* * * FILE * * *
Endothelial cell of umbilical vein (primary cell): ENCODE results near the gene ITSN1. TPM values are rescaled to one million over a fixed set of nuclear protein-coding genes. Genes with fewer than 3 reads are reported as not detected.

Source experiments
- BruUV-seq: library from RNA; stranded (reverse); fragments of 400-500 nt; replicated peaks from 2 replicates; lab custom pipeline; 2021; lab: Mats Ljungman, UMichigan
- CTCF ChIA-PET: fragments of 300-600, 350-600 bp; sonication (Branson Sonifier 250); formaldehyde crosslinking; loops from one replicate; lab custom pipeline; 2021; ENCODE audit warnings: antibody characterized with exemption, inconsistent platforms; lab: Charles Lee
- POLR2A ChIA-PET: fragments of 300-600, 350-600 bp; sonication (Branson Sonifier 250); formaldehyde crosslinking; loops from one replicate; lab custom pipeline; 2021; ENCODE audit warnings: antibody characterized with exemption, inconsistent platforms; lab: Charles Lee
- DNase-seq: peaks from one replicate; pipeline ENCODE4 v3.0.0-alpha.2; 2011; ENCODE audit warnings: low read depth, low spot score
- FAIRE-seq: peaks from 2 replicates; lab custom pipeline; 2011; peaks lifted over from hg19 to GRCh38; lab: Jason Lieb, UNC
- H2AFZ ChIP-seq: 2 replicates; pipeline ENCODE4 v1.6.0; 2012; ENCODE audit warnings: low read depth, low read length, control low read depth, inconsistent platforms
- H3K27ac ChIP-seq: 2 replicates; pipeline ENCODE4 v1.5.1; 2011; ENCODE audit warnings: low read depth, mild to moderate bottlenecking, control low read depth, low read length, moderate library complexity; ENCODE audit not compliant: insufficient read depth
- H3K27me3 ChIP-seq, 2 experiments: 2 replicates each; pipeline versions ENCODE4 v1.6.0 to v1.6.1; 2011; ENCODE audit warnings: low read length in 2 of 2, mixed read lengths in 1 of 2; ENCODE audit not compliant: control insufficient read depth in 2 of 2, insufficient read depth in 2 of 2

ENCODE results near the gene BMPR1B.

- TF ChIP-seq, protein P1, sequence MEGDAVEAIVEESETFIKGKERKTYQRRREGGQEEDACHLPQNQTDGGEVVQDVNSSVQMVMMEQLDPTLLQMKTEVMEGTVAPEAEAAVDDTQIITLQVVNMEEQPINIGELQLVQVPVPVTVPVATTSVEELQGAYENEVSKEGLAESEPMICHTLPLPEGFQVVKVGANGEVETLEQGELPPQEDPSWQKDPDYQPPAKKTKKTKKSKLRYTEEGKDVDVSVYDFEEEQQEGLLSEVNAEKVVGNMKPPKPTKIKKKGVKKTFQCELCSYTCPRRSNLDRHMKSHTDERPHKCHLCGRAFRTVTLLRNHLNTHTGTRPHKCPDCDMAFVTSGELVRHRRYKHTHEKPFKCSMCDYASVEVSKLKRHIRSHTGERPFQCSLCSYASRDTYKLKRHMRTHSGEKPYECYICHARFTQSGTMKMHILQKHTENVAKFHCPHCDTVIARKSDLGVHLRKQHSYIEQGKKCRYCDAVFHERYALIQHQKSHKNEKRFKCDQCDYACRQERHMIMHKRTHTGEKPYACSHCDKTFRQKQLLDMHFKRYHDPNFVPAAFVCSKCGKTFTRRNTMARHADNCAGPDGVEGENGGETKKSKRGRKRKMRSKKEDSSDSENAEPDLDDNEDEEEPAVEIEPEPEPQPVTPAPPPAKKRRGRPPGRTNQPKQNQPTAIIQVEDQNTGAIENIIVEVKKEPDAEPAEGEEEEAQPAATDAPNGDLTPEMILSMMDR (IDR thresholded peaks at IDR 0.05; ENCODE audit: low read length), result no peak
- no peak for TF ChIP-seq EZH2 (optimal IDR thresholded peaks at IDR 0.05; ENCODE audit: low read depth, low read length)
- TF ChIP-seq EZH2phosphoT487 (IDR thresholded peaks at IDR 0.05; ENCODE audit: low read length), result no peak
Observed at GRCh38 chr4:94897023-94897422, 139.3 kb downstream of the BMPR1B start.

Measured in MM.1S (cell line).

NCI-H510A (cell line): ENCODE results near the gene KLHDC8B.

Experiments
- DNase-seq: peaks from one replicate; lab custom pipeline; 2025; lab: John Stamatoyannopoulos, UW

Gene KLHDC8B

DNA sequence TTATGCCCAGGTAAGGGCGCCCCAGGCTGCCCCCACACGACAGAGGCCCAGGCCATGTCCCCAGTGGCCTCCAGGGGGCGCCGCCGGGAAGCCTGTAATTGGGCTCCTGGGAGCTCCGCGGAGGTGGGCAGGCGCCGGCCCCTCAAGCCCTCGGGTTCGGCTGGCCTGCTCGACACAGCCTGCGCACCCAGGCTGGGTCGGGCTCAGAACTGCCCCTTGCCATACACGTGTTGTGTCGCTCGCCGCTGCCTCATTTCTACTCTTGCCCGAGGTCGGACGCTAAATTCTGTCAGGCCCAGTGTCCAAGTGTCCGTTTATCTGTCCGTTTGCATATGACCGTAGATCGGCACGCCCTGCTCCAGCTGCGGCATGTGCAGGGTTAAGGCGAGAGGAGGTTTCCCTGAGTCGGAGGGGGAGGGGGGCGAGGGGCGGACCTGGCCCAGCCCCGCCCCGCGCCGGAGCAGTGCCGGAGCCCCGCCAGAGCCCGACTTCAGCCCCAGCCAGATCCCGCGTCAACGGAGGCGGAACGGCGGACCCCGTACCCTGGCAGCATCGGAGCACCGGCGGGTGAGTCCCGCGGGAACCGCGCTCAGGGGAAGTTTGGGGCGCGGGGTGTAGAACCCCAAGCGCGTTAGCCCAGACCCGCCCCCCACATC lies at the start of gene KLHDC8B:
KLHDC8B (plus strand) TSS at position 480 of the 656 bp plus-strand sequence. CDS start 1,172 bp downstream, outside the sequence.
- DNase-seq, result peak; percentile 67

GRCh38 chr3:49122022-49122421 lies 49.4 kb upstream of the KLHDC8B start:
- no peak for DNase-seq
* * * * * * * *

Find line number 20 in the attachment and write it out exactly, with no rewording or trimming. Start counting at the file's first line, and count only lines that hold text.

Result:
Gene KLHDC8B